Here's a recent example. When we have new writings on the web, I have begun sending out e-mail announcements, which include the statement, "If you don't want to receive these announcements in future, please let me know." Well, I got a rather terse e-mail from a well known brother asking to be removed from the list. My face flushed. My throat constricted, and I was momentarily overcome with that old familiar feeling, shame. I thought, "What have I said that offended him?" It bothered me for a whole day until I realized that it was the "people pleasing" trap again. He has a right to feel what he feels. If he thinks what I write is not edifying for him, then why shouldn't he ask to be removed from the list, especially when I invited him to do so? The truth is that I don't resonate to what he writes either, but I haven't asked to be removed from his mailing list. Why? Well, I might hurt his feelings, of course. The fact that he cared not a fig for my feelings, hurt me and somehow shamed me as well. He wasn't playing the game called "good Christian." So what does this say about him? About me? Actually, I haven't a clue what it says about him since I'm not his judge. That's between him and God. What it says to me, is that apparently, God has just the teensiest bit more work to do in Jan. Jesus was not defensive when He was railed upon, labeled a follower of the devil, (Mt. 12:24-28) called names, criticized for doing God's will, (Mt. 12:2) and ultimately killed by those whom He refused to please. Why? Because He knew the end of the story (Is. 46:10). God haste the day when all will see the end of the story: when the glory of the Lord shall be revealed and ALL FLESH shall see it together (Is. 40:5).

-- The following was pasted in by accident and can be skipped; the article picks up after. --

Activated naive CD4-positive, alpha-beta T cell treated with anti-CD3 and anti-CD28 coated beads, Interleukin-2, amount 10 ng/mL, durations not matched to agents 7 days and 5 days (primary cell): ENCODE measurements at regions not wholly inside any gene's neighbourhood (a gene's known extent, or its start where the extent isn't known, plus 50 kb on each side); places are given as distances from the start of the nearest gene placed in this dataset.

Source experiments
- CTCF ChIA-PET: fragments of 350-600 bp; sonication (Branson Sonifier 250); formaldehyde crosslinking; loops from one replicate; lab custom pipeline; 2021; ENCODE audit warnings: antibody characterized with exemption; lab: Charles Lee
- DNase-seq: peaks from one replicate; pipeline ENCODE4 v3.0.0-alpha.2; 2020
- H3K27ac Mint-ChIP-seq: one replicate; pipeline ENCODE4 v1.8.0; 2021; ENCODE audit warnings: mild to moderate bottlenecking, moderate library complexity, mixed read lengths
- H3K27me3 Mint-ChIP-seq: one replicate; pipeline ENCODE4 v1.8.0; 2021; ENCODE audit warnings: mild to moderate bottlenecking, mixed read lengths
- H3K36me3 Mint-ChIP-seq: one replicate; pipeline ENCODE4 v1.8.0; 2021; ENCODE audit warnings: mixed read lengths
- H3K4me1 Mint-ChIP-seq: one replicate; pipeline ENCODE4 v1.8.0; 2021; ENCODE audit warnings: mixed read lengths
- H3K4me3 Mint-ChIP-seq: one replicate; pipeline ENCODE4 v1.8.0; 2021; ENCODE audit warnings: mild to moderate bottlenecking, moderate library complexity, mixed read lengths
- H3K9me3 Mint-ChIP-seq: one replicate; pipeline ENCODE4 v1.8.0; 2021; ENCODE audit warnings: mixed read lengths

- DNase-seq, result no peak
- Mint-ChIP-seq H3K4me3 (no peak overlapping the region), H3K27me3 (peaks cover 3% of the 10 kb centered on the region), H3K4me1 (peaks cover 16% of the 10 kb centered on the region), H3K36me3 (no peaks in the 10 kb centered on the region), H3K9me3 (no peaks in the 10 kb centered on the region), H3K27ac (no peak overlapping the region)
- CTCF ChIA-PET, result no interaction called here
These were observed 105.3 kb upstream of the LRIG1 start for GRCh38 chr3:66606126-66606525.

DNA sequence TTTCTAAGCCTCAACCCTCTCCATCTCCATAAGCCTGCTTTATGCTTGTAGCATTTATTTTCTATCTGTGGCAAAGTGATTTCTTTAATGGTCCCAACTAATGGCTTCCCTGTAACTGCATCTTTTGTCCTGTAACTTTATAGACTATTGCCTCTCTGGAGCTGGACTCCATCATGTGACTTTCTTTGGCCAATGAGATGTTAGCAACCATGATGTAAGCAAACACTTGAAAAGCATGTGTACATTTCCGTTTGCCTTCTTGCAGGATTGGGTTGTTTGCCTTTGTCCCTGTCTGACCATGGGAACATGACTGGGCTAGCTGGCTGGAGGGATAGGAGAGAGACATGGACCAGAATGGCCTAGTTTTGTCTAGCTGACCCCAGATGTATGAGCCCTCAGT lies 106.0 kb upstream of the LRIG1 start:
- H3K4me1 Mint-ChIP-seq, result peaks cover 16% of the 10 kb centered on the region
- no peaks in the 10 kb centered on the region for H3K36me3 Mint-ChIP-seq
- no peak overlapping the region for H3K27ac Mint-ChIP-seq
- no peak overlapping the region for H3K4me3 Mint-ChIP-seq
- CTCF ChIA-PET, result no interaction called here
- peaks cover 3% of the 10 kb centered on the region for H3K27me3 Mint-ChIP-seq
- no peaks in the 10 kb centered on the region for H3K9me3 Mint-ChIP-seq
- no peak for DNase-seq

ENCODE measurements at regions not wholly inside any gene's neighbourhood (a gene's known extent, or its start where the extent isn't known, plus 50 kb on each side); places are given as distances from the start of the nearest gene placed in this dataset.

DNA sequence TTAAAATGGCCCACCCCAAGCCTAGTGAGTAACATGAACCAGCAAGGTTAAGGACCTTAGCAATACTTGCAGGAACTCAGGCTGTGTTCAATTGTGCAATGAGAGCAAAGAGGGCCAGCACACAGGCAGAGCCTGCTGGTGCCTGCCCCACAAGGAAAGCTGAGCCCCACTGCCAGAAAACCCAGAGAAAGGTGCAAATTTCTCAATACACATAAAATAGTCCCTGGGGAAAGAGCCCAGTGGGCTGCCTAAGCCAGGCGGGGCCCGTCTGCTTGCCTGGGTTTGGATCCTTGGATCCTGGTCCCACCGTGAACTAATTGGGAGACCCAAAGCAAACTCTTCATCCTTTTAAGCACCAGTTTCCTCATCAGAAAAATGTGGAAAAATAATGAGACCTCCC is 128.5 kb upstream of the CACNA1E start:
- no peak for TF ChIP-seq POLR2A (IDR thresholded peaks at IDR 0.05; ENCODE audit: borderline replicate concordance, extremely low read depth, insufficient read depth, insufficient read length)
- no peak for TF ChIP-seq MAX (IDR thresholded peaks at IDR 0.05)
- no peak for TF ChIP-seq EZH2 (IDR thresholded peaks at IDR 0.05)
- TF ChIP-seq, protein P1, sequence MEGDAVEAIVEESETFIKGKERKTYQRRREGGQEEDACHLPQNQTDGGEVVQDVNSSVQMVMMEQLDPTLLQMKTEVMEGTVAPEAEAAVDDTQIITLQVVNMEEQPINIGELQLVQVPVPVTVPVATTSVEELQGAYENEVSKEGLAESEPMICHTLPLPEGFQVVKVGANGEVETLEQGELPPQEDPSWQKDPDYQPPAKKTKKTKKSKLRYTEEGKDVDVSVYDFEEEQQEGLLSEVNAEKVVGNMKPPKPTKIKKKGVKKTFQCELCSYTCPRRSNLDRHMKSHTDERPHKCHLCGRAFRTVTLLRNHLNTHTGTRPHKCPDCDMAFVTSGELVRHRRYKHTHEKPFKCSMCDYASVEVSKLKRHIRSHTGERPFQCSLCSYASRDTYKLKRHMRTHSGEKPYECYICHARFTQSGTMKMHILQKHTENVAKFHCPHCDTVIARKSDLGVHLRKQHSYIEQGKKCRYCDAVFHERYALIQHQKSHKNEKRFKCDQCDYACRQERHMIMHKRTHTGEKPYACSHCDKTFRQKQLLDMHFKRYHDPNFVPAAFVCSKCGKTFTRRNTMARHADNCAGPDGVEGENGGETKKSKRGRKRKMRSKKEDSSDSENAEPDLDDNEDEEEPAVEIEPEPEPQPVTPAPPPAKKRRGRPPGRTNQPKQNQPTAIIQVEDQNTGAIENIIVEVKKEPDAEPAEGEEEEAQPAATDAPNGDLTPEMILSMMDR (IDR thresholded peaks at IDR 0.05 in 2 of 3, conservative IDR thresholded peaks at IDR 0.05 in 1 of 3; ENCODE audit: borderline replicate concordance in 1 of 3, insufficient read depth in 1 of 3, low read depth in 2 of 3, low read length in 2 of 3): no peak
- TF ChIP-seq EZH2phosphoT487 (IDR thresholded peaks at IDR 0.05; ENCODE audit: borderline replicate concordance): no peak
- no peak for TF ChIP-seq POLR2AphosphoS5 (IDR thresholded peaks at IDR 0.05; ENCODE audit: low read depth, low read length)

[By the way, the aforementioned experience with this brother was a "gift" from God to me, to show me an area that needed the Great Physician's touch. So, if you would like to be removed from either my "snail mail" list or my e-mail announcement list, please let me know. It's OK. No problem. It's the freedom of Christ in action in all our lives.]